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Promoting skilled migrants, a challenge

The Nation - March 11, 2012. "Despite Sri Lanka’s migrant worker remittances hitting a record US$ 5.14 billion in the year 2011, the government’s policy programme to promote and improve the image of Sri Lanka as a source country that provide skilled personnel in specialised fields has been barely successful, say experts."

"According to the latest statistics released by the Sri Lanka Bureau of Foreign Employment (SLBFE) for the year 2011, the proportion of skilled category of migrants out of the total migrant population increased only marginally by 4% up to 26% from about 22% in 2006 whilst the number of skilled migrants from 2010 to 2011 had recorded a 5% decrease to 67,703 workers.
“Even though the government desperately wants to promote skilled migrants, we do not see a tremendous increase in the numbers during the last five years.

Though we like to call them ‘skilled’ migrants, the majority of them represent the less sophisticated skilled categories such as technicians, electricians, welders, fitters, taxi drivers and garment factory workers. Therefore, it is doubtful whether the government has achieved its overall policy targets”, Independent Consultant for Labour Migration, L  K Ruhunage who was the former Additional General Manager of SLBFE told The Nation.

In sharp contrast to the government’s policy, statistics also show that the number of migrants in the unskilled category increased by 4% from 20% in 2006 as a proportion of total workers to 24% in 2011 although commendably the household category which stood at 49% out of the total migrants in 2006 came down to about 41% in 2011. 

“The real challenge behind sending skilled migrants is the lower wages offered to them in foreign countries as they can get a much higher salary in the home country. There is also a dearth of skilled laborers because they are not prepared to leave the country for a mere pittance”, Ruhunage added stressing on the importance of tapping into opportunities in the EU region and even countries in the Asia Pacific such as Hong Kong, Singapore, Malaysia, etc in sectors such as hotel, healthcare and IT. Meanwhile, a senior official of SLBFE said that one of the issues in promoting skilled migrant workers was the difficulty in adapting to the requirements of the prospective country seeking Sri Lankan workers.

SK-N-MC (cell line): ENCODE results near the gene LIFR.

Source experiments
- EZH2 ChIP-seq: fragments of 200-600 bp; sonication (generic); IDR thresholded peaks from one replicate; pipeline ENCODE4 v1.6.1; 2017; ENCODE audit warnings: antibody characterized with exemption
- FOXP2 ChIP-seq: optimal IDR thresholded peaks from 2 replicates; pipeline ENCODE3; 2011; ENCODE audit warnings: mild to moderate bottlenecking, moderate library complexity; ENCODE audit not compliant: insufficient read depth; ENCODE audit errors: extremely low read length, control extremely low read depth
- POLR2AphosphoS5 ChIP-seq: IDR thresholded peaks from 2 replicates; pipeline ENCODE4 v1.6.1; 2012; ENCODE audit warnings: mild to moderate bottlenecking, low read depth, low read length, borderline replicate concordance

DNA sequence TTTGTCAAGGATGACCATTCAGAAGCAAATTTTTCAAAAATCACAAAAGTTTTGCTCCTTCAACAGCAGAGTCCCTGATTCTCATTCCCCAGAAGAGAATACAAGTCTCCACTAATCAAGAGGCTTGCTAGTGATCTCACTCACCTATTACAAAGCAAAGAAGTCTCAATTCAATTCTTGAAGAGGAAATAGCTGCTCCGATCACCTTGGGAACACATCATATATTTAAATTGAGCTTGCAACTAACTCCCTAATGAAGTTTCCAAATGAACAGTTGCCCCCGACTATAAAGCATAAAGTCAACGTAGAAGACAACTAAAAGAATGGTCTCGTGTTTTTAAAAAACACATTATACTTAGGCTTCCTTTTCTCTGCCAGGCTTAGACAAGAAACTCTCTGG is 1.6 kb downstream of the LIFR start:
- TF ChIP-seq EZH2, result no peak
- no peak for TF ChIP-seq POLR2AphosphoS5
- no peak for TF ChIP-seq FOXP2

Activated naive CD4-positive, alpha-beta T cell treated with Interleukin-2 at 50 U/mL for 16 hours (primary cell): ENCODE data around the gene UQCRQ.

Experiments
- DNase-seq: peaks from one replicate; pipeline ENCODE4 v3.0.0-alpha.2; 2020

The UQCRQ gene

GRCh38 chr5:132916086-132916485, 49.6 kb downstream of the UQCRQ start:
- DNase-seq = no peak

“Sometimes the curriculums of Sri Lankan vocational training institutes fail to address the requirements of the prospective foreign company. However, plans are now afoot to train these skilled workers depending on the market requirements,” this official who did not wish to be quoted said.

However, a research officer on migration issues at the Institute of Policy Studies opined that skilled workers need to fulfill the emerging opportunities in the island, which is in the phase of development without looking for jobs overseas.
Sri Lanka had sent a total of 262,961 workers in 2011, a marginal decrease of 1.3% from the previous year. The US $ 4.1 billion earned as migrant worker remittances in 2010 represented a 33 percent of the island’s total foreign exchange income whilst accounting for an 8 percent of Sri Lanka’s GDP in that year."


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